Azura Power and Seven Energy, the two key players in power and gas, have been unable to settle their December 2017 invoices regarding foreign loans that enjoy the World Bank partial risk guarantee (PRG) signed by the Federal Government of Nigeria (FGN).
This revelation has set the federal government in panic mode,and the minister of finance, Kemi Adeosun writing to the Nigerian Bulk Electricity Trading (NBET) Plc to “urgently address the situation and settle the invoices.In a letter dated February 13, 2018, warned that if the invoices are not settled, “a default by the FGN in the Partial Risk Guarantees will not only significantly impact Nigeria’s borrowing ability in the International Capital Market but also increase our cost of borrowing”.
NBET is the federal government-owned guarantor that buys electricity from generating companies (GenCos) and resells to distribution companies (DisCos).She said in the light of these implications, “NBET and Niger Delta Power Holding Company (NDPHC) are requested to urgently address the situation and settle the December invoices for Azura and Seven Energy through (i) Collections from Distribution Companies; and (ii) Recourse to funds held by the two Corporations.”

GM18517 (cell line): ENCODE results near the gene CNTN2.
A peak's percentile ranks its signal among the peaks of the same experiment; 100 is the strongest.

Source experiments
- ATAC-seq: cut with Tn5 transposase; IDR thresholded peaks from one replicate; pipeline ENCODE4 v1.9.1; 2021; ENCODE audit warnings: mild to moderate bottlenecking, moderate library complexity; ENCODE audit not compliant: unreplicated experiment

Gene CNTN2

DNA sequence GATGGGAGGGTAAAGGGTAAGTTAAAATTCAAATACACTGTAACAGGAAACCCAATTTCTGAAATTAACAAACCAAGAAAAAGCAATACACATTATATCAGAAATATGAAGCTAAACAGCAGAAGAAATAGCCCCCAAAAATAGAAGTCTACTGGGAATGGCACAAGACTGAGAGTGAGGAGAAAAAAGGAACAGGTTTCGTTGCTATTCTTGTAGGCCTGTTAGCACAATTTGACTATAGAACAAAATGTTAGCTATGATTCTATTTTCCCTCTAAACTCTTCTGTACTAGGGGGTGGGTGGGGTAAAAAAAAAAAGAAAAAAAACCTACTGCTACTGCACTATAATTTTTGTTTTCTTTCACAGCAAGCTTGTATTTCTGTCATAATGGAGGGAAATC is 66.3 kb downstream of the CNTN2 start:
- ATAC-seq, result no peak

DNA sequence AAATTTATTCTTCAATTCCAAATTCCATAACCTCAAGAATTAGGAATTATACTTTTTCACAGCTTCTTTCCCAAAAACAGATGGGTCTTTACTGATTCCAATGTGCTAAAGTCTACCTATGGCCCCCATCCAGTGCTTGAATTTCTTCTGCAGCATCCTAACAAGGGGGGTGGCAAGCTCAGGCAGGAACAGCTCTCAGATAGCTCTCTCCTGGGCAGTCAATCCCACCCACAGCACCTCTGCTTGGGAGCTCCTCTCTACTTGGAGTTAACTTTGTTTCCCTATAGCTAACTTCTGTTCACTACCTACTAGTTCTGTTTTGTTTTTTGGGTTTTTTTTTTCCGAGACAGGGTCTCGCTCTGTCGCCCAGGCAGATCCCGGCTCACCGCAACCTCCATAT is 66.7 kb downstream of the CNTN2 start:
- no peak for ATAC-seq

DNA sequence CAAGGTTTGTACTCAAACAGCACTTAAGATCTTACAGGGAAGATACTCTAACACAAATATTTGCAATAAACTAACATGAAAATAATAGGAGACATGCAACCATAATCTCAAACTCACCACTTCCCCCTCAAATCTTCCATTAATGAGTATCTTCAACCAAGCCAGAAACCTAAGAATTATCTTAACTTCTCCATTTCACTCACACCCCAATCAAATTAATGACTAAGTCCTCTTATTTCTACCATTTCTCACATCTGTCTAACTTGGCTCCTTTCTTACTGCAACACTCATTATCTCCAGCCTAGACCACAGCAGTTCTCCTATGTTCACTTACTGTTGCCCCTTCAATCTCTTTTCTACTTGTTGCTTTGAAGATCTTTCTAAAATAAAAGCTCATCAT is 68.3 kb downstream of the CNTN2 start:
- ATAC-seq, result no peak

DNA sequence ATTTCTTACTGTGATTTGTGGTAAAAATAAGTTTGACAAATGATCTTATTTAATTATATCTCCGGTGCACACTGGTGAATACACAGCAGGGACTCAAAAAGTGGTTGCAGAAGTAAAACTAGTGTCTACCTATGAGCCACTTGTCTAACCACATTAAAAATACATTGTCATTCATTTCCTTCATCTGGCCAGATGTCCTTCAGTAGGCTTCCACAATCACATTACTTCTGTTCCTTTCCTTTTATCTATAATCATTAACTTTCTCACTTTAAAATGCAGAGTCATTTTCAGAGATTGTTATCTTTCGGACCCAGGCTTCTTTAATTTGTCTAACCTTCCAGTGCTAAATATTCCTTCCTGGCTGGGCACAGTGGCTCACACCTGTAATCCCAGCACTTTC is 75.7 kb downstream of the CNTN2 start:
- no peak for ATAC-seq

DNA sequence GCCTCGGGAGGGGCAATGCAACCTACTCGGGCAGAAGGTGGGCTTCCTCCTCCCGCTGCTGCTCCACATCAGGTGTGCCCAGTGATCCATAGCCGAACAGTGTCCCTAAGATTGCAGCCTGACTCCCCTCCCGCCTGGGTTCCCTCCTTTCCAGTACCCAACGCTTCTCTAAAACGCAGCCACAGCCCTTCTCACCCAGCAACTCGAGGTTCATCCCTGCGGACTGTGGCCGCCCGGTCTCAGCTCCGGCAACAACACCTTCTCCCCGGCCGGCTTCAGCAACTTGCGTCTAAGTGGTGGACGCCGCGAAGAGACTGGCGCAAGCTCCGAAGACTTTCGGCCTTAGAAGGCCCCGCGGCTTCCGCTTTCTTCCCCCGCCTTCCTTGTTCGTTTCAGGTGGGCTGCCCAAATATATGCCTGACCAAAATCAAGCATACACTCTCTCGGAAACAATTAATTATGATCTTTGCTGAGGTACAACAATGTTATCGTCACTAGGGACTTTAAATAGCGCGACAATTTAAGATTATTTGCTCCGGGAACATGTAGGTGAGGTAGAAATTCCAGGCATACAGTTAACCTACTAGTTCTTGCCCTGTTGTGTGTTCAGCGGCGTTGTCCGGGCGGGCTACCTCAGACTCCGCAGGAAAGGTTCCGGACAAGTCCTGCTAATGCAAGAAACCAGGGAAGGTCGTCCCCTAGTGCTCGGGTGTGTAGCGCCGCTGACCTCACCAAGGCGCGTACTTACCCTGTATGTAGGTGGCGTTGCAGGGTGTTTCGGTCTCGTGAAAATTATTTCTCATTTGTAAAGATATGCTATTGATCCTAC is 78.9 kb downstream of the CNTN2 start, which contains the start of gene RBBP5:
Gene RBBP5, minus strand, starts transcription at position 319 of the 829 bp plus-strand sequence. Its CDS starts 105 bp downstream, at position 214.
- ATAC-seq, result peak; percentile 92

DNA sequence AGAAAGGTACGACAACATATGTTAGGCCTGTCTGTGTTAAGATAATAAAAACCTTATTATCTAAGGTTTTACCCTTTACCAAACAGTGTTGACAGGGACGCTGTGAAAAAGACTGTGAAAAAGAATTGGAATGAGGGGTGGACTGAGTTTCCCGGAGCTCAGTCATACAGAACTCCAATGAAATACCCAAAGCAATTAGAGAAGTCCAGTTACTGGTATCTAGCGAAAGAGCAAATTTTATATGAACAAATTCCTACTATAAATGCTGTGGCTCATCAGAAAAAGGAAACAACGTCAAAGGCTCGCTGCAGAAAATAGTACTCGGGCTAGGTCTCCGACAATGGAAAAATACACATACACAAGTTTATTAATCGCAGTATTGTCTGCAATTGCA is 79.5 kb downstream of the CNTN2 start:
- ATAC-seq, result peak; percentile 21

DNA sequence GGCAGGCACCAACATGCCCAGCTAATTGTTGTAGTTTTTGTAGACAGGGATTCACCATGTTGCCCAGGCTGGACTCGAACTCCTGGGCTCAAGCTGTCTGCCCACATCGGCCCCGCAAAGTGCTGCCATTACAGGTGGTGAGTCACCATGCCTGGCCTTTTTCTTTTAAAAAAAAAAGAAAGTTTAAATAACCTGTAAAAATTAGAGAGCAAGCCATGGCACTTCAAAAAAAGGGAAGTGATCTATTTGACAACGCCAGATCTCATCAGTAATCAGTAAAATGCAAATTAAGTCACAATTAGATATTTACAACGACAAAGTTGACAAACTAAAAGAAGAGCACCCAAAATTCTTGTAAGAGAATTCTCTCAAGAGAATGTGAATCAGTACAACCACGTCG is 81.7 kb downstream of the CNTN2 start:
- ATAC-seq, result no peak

In August 2014, a federal government circular No. SGF/OP/1/S3/X/737 issued by Anyim Pius Anyim, then secretary to the government of the federation, had directed that a “specimen indemnity clause” be inserted into all contracts and agreements entered into by FGN with foreign entities.
This, he said, was “to provide additional protection to the Federal Government Nigeria and some of its separate legal entities such as the CBN, NNPC and NSIA whose assets may be liable to attachment in enforcement proceedings in foreign jurisdictions”.
Ngozi Okonjo-Iweala, then minster of finance, had sought the legal opinion of Mohammed Bello Adoke, then attorney-general of the federation (AGF), on the put-call option agreement (PCOA) signed with Azura Power — which included the PRG.
Adoke reminded the minister of the SGF circular on the need to indemnify the federal government and prevent its assets from becoming vulnerable in the event of default.
The PCOA was eventually signed without Adoke’s legal opinion which was necessary to activate the agreement.
However,it has been reported that when President Muhammadu Buhari assumed office in 2015, pressure was mounted on Abdullahi Yola, the then solicitor-general of the federation, by top presidency officials to give a favorable legal opinion.